Purpose/Objectives: To examine early symptom and diagnostic-seeking experiences of women newly diagnosed with ovarian cancer.
Design: Longitudinal descriptive.
Setting: Homes of families.
Sample: Purposive; 19 families were obtained by referrals.
Methods: Interviews and questionnaires; descriptive analysis.
Main Research Variables: Early symptoms and delays in diagnosis.
Findings: Families were 88% Caucasian and 12% African American. Almost two-thirds had annual incomes of $25,000 or more. The ages of the patients with cancer ranged from 28-73 years (X = 56 years). Delay between initial symptoms and diagnosis was X = 14 weeks. Early symptoms experienced by 95% of women were abdominal bloating, vague abdominal pain and "spots," indigestion problems, fatigue, and urinary problems.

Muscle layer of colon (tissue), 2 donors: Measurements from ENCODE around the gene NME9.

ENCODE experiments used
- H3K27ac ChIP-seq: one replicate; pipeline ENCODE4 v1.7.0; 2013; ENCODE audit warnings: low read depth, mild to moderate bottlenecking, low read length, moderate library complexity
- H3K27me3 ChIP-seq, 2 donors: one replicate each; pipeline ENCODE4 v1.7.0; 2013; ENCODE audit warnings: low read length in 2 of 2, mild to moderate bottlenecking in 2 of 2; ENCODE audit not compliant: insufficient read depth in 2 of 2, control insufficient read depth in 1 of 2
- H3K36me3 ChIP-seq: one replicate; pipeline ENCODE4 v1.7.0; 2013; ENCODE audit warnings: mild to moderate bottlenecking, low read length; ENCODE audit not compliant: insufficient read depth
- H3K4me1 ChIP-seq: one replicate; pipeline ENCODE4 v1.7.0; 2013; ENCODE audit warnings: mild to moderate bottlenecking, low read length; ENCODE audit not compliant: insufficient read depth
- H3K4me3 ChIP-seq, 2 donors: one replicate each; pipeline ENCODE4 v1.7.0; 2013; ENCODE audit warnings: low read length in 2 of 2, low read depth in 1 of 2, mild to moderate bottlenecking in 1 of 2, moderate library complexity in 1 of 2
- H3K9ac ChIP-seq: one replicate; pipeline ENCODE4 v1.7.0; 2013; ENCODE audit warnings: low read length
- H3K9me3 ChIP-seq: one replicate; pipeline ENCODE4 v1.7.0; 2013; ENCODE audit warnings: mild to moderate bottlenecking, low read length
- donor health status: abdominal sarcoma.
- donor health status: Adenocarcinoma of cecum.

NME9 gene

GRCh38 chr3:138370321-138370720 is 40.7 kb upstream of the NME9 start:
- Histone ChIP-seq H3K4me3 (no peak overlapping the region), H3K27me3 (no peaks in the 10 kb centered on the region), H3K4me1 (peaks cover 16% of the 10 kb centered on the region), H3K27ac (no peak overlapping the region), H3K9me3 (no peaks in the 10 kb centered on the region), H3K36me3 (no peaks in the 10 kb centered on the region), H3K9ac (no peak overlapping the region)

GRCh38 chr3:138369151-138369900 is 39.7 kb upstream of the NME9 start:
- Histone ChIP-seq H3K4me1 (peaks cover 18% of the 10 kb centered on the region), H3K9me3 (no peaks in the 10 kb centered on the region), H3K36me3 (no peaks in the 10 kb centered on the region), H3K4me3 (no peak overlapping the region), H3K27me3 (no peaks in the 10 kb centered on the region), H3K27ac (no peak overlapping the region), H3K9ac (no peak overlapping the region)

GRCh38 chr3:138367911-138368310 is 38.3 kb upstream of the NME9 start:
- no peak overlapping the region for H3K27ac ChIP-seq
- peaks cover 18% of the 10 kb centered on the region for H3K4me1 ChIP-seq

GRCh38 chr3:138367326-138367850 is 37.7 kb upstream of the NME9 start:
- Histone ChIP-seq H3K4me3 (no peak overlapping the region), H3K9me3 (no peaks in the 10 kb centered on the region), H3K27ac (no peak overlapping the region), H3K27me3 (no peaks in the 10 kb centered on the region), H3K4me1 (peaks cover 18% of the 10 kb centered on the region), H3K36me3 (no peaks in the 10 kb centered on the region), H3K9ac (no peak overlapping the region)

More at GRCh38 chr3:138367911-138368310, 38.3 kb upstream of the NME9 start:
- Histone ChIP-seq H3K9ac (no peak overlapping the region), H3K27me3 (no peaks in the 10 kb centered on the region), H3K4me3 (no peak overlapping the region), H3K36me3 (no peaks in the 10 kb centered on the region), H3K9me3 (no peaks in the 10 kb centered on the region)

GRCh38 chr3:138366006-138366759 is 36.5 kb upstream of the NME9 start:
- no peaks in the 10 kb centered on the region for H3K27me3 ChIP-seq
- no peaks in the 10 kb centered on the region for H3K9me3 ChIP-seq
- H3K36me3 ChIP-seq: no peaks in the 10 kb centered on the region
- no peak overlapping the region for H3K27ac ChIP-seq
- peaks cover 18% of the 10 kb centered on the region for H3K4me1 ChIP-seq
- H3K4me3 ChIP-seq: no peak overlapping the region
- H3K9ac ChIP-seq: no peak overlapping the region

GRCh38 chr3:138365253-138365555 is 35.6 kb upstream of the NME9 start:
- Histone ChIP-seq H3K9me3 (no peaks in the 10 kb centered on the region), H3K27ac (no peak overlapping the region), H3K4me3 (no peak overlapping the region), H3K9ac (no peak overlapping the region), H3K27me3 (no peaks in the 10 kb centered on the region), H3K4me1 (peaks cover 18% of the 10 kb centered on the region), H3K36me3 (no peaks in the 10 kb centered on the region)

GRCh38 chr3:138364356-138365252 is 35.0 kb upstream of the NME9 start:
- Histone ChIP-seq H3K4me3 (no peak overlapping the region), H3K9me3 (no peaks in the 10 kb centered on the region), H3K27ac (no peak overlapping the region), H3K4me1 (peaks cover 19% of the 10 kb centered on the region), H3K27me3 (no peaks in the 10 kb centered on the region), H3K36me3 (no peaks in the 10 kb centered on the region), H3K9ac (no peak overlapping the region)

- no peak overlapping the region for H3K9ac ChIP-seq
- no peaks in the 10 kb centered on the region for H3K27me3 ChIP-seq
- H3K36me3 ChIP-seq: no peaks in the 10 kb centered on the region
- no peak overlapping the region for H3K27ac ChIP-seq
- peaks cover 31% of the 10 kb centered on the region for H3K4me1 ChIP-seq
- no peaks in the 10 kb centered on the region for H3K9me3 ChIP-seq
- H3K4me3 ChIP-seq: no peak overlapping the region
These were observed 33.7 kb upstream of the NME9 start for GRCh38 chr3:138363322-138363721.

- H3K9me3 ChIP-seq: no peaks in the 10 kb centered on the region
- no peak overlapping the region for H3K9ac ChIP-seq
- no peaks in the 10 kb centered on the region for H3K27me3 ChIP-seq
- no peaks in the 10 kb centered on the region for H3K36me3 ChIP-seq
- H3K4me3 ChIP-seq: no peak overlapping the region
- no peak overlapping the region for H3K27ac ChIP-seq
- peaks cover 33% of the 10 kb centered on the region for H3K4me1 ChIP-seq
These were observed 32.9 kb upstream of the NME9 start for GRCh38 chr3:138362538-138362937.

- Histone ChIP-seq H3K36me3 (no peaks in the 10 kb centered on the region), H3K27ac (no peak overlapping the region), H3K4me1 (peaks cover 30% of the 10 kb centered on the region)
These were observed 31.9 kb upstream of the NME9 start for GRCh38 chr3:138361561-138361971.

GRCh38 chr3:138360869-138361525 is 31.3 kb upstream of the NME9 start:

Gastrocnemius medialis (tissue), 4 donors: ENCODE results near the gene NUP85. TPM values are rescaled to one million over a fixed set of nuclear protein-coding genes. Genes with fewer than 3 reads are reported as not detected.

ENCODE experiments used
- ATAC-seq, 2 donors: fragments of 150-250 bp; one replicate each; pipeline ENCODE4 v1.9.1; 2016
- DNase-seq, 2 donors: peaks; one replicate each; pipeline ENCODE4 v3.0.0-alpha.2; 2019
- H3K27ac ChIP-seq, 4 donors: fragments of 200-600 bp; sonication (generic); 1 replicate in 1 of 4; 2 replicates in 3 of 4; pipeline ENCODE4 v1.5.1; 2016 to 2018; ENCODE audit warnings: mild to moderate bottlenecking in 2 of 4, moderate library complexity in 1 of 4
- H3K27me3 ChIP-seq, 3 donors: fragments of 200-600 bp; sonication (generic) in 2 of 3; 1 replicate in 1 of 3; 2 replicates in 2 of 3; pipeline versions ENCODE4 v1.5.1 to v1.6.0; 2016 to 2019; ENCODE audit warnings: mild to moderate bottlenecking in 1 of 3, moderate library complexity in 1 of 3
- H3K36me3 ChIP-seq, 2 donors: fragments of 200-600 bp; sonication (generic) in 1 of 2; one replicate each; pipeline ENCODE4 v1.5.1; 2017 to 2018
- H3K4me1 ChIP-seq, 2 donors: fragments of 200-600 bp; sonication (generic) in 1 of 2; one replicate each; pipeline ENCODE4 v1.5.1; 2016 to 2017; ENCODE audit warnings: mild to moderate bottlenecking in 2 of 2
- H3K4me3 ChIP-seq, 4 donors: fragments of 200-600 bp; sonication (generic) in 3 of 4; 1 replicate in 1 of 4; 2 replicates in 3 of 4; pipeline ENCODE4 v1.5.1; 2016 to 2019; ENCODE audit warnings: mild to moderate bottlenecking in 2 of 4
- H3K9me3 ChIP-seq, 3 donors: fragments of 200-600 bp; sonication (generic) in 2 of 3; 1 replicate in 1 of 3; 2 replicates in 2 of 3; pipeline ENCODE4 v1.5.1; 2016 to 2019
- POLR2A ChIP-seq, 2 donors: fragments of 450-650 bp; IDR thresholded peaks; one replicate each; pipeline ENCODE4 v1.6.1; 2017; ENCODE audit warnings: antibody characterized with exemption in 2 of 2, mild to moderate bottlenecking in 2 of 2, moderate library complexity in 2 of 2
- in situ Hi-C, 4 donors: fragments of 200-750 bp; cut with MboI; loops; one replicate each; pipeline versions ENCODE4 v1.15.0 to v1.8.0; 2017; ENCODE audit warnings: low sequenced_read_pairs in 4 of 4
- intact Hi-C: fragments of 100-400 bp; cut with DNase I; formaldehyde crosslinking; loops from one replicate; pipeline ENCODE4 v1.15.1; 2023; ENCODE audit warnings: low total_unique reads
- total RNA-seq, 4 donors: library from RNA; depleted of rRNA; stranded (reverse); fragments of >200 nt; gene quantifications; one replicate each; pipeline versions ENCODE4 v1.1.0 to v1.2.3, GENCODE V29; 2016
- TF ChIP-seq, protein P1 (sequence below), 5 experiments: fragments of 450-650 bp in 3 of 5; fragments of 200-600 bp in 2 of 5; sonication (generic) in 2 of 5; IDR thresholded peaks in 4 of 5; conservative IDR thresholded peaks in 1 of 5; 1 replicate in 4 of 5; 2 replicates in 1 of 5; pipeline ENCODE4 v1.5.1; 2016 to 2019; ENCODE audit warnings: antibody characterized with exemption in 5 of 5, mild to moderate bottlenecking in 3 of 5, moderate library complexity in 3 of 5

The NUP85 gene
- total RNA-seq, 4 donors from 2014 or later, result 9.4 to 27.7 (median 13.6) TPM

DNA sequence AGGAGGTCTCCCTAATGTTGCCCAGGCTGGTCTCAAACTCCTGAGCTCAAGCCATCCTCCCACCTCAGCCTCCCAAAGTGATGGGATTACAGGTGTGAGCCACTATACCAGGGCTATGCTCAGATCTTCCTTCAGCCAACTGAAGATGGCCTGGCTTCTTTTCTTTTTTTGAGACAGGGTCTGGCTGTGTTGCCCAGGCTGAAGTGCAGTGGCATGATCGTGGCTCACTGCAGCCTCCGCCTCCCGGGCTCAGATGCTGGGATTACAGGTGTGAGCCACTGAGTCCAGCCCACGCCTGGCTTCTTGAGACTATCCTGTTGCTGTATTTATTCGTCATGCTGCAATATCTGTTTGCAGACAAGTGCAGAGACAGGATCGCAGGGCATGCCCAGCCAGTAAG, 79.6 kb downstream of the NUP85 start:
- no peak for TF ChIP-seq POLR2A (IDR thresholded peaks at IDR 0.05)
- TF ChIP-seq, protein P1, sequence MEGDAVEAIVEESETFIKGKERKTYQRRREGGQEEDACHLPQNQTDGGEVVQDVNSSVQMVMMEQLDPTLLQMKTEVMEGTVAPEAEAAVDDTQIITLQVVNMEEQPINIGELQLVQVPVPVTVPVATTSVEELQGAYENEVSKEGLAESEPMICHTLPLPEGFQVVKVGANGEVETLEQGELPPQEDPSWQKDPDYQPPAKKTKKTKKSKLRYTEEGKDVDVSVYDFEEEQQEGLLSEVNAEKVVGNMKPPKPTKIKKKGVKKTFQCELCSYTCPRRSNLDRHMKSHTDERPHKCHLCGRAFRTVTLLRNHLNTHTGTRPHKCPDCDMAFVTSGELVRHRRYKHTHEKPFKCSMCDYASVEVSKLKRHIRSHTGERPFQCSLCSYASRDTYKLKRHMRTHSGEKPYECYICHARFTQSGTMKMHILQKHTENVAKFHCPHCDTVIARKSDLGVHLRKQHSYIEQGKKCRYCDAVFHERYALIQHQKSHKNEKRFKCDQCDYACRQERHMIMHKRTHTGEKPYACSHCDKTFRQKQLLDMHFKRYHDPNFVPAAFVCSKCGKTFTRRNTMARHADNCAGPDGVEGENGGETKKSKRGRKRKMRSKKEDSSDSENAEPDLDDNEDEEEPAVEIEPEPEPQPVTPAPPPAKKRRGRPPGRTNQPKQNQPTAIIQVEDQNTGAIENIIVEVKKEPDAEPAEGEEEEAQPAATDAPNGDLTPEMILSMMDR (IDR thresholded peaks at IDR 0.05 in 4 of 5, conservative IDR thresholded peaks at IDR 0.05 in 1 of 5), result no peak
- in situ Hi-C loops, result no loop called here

Conclusions: Women usually experience a cluster of symptoms, unrecognized and discounted, which delays diagnosis.
Implications for Nursing: Pelvic assessments should be reformulated to conceptualize early symptoms, risk factors, and family cancer history as a dynamic, interconnected whole to guide and interpret ovarian health.